HONG KONG — President Xi Jinping is known for breaking the rules of Chinese politics, amassing more power than any leader since Mao.

His latest attempt to shake things up may be one of his boldest moves yet: Mr. Xi is going slightly — though unabashedly — gray, in defiance of longstanding Communist Party tradition.

For decades, Chinese leaders have sported unnaturally black heads of hair, a look that symbolized unity and gave the party a youthful veneer.

But Mr. Xi, 65, appears to be dispensing with vanity as he presents himself as a relatable and avuncular leader, part of his efforts to soften his hard-line policies.

As Mr. Xi takes part in the annual meeting of China’s legislature this week, the silver streaks in his hair have been a hit with delegates and the public.

“He’s very humble,” said Gu Yan, 47, an employee at a technology firm in the eastern city of Xiamen. “He’s not afraid to be himself.”

Mr. Xi has a history of making sartorial choices that underscore his image as a man of the people. He is often pictured in China wearing a navy blue, zippered windbreaker, a symbol of humility as he leads a campaign against corruption.

His salt-and-pepper hair further reinforces that image, as well as Mr. Xi’s desire to be seen as a paternal figure and live up to the nickname by which he is popularly known, “Uncle Xi,” experts say.

“It’s not this image of the stodgy cadre who must be exactly dyed and dressed in the right mold,” said Julian Gewirtz, a scholar who studies Chinese history and politics at Harvard. “It’s an image of the party that is more relatable and less apparatchik-like in its aesthetics.”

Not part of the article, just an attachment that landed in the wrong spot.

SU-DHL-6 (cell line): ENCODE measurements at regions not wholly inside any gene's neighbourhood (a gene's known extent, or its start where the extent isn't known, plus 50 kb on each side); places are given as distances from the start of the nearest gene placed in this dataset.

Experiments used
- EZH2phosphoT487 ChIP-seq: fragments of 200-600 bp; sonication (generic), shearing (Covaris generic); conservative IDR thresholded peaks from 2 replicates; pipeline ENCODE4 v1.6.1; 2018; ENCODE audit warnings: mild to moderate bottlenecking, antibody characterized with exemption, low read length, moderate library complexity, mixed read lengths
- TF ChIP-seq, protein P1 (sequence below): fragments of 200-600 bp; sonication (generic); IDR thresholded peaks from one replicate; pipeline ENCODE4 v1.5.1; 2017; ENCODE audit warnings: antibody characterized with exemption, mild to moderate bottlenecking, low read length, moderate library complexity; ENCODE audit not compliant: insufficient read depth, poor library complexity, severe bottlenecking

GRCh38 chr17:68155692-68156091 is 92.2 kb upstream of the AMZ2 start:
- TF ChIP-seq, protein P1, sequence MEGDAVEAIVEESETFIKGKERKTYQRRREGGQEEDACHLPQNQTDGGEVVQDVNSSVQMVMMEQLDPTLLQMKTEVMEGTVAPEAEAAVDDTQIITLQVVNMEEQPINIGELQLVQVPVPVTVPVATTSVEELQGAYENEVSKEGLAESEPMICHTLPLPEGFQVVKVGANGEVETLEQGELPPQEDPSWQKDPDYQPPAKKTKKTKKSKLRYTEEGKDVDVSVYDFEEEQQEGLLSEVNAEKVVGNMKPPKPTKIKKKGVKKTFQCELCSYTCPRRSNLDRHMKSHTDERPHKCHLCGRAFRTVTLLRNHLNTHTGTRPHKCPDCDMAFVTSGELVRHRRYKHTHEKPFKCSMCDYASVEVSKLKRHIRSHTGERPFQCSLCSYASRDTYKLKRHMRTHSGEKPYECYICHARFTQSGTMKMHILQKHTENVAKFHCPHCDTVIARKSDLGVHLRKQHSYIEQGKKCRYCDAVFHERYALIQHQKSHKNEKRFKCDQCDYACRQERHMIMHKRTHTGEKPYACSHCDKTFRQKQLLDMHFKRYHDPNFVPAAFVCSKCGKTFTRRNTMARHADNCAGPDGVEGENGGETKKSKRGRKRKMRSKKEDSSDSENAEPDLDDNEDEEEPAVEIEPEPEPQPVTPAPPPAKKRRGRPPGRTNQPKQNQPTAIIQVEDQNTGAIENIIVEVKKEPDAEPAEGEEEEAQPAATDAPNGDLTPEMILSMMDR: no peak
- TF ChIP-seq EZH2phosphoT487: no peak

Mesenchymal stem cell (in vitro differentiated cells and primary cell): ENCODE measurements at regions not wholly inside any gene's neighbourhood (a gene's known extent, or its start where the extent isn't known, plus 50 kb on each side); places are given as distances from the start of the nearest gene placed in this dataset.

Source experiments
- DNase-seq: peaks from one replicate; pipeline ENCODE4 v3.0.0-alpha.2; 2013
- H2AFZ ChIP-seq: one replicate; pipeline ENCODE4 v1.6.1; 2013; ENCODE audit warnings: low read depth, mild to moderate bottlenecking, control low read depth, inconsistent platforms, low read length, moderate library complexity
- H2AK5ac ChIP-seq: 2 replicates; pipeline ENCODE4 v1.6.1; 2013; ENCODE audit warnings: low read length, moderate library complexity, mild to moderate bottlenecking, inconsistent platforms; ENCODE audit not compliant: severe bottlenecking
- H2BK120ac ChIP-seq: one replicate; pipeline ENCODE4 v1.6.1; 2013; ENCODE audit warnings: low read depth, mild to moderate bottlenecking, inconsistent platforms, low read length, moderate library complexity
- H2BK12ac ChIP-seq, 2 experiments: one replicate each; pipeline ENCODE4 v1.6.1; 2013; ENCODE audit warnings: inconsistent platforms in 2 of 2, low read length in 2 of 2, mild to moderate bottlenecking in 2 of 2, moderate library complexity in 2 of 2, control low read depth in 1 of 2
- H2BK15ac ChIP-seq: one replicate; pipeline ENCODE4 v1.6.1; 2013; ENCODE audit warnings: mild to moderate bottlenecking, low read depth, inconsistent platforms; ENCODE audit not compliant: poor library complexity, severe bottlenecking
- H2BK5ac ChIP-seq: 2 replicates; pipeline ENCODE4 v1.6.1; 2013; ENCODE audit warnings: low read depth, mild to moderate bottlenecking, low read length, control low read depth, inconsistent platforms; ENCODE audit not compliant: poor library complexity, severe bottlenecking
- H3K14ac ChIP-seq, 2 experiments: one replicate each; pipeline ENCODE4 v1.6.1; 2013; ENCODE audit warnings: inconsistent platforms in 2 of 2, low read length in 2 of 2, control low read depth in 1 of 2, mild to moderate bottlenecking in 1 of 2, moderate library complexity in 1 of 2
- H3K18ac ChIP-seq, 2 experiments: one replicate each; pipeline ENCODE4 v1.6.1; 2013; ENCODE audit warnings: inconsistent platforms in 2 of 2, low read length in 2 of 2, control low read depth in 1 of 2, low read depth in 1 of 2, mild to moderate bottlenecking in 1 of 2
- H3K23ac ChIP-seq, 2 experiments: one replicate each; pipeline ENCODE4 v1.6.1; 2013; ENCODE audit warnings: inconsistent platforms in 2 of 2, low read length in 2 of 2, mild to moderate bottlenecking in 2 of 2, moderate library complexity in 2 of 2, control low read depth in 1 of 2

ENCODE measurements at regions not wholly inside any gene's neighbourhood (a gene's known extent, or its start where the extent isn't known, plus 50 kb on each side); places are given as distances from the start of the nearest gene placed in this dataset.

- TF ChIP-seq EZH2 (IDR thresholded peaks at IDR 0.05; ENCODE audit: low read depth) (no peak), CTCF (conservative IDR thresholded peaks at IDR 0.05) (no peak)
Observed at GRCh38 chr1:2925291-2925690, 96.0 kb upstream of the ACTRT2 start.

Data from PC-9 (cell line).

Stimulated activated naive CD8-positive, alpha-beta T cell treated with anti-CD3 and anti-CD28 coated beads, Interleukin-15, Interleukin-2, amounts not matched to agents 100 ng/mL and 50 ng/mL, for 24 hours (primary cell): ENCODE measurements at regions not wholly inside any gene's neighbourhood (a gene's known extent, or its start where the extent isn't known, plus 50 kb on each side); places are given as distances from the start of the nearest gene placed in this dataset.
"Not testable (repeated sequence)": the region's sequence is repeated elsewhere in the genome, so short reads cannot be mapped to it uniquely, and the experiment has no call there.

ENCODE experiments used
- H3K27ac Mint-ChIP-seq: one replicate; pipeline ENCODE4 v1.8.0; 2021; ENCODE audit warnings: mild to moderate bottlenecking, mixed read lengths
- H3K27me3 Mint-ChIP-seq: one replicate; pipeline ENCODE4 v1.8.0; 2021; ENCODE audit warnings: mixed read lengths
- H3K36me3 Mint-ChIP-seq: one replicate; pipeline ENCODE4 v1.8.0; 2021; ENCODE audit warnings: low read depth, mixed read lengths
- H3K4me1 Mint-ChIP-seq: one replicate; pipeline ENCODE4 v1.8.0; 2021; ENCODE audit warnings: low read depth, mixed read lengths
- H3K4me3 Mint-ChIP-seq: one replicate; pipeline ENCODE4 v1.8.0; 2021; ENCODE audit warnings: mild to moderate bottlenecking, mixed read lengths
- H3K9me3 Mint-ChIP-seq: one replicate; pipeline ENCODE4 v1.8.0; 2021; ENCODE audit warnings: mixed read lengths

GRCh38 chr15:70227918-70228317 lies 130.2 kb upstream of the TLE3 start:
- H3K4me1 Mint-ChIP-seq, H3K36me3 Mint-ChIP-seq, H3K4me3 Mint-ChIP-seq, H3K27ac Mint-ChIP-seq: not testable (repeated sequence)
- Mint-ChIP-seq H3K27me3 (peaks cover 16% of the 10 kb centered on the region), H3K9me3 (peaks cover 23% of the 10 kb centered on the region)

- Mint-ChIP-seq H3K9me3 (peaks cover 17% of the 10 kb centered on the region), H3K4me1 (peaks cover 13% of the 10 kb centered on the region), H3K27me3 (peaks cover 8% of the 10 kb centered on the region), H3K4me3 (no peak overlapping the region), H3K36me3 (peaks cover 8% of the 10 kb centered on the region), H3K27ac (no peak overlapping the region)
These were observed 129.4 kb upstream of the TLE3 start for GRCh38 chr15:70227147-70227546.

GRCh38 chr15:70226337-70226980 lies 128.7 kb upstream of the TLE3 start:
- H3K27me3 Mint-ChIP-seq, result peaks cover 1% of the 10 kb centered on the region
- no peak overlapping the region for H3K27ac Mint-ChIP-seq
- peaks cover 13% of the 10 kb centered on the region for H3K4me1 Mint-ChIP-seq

Going gray was not always such a big deal in China — both Mao and Deng Xiaoping, China’s paramount leader, embraced a silver-haired look in their later years.


From left: Zhou Xiaochuan, former governor of the People’s Bank of China; Foreign Minister Wang Yi; and Vice Premier Liu He.CreditReuters, Agence France-Presse — Getty Images, EPA, via Shutterstock

But more recently, as the party promoted a “collective leadership” model to spread power more evenly after the strongman days of Mao, flawless black hair joined the sickle and hammer as part of the Communist uniform.

In the past, hair color has often been seen as a symbol of status within the party. In 2015, for example, Zhou Yongkang, China’s former chief of domestic security, was shown confessing to crimes during a sentencing hearing, his formerly jet-black hair having turned into a shock of white while he was in detention.

Zhang Jiehai, a sociologist at the Shanghai Academy of Social Sciences, said that in the past Chinese officials had dyed their hair to obscure health conditions and promote a more youthful image. But now, he said, Chinese officials are younger and society has grown more open.

“It has become more natural,” he said. “The leaders no longer need to cover up gray hair.”

How exactly Chinese officials maintain the jet-black look is something of a state secret, though copious amounts of dye are probably involved.

Mr. Xi’s hair was mostly black when he rose to power in 2012. But as he has grappled with a slowing economy, diplomatic tussles in the South China Sea and a trade war with the United States, his hair has turned grayer.

His silver-haired look has not gone unnoticed in the party.

In 2016, a delegate at the National People’s Congress said she had noticed during a meeting with Mr. Xi that he had more gray hair.

“Our country is so big,” the delegate, Zhu Xueqin, speculated at the time. “He needs to manage all sorts of things and it’s very hard.”

Mr. Xi’s example seems to be catching on: At least seven members of the Politburo, an elite 25-member council at the highest levels of the Communist Party, also have gray hair. Prominent officials with gray hair include Liu He, a vice premier, and Wang Yi, the foreign minister.

While gray hair might be seen as undesirable elsewhere in the world (President Trump proudly declared on Saturday, “I have no white hair”), in China some view it as a sign of wisdom.

At barbershops in China, stylists said they applauded Mr. Xi’s decision to go gray.

“It makes him look like he works harder — that he’s laboring day and night,” said Liu Ke, a stylist at a salon in the central city of Xi’an.

Jiang Zhirong, the co-owner of a barbershop in a Beijing alleyway, said Mr. Xi couldn’t go wrong.

“Whether he dyes his hair or not,” she said, “the president has great style.”